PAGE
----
On February 28, 2017, President Donald Trump signed an executive order, Restoring the Rule of Law, Federalism, and Economic Growth by Reviewing the “Waters of the United States Rule” (the Order), directing his administration to withdraw and reconsider the Clean Water Rule (the Rule), 80 Fed. Reg. 37054 (June 29, 2015). The Order is the first step in following through with President Trump’s campaign pledge to eliminate the Rule, which he characterized as a “massive power grab,” and begins the lengthy process of rescinding or revising the Rule.
The Clean Water Rule sought to clarify the definition of “waters of the United States” (WOTUS) and the extent of federal authority to regulate these waters under the Clean Water Act (CWA) after years of differing interpretations. The Rule was widely regarded by industry as having expanded the extent of waters to be regulated under the CWA. As a result, the Rule was generally considered to broaden the jurisdictional reach of the United States Army Corps of Engineers (the Corps) and United States Environmental Protection Agency (the USEPA) with regard to issues such as permitting for wastewater discharges and dredge and fill activities in navigable waters. The Rule was challenged by numerous industry groups, as well as 31 state attorney generals, including Scott Pruitt, the newly-appointed Secretary of the USEPA. Amid questions as to whether the court of appeals or the federal district court is the appropriate forum to hear challenges to the Rule, the United States Supreme Court granted review of this jurisdictional issue in January 2017. The Rule has been stayed in light of these ongoing challenges.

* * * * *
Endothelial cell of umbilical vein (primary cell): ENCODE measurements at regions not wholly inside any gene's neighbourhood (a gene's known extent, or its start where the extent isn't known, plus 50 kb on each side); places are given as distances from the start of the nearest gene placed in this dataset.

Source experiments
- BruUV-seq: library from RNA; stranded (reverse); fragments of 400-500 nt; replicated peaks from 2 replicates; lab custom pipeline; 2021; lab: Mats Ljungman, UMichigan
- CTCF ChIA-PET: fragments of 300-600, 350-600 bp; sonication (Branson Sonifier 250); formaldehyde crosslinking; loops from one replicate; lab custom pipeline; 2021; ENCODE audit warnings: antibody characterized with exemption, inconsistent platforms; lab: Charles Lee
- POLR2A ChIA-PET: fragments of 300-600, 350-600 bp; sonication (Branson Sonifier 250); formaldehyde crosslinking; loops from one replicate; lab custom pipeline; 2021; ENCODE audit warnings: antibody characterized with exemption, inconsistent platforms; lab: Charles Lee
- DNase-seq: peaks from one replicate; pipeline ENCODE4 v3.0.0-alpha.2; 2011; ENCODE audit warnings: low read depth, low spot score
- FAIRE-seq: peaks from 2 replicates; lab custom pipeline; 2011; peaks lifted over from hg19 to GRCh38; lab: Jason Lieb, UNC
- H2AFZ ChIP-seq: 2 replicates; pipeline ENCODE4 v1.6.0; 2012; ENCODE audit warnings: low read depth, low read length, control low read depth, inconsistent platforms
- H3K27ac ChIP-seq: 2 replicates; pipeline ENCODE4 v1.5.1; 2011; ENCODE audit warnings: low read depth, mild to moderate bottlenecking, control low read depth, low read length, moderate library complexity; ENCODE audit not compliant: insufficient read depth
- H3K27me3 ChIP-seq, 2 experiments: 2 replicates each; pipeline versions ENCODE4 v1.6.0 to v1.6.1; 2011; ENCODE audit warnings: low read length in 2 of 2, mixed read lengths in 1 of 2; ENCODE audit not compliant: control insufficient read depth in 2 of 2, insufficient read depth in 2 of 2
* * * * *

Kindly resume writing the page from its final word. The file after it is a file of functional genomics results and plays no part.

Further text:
The recent Order lays out the following policy: “It is in the national interest to ensure that the Nation’s navigable waters are kept free from pollution, while at the same time promoting economic growth, minimizing regulatory uncertainty, and showing due regard for the roles of Congress and the States under the Constitution.” The Order directs the USEPA and the Corps to review the “Clean Water Rule: Definition of ‘Waters of the United States,’” for consistency with this national policy and to publish a proposed rule rescinding or revising the Rule. USEPA Administrator Pruitt announced that the USEPA intends to immediately implement the Order and publish a notice of intent to review the Clean Water Rule in the Federal Register. An advance version of this notice has been posted to the USEPA’s webpage.
The Order also directs the USEPA and the Corps to consider interpreting the term “navigable waters” under the CWA in its rulemaking in a manner consistent with the opinion of Justice Scalia in Rapanos v. United States, 547 U.S. 715 (2006). Justice Scalia’s opinion in Rapanos endorsed a narrower interpretation of the term, limiting it to include only relatively permanent, standing or flowing bodies of water. Any revision or replacement of the Rule with a narrower definition of WOTUS will require the USEPA to undertake a lengthy rulemaking process, including public notice and comment, which almost certainly will be subject to numerous challenges.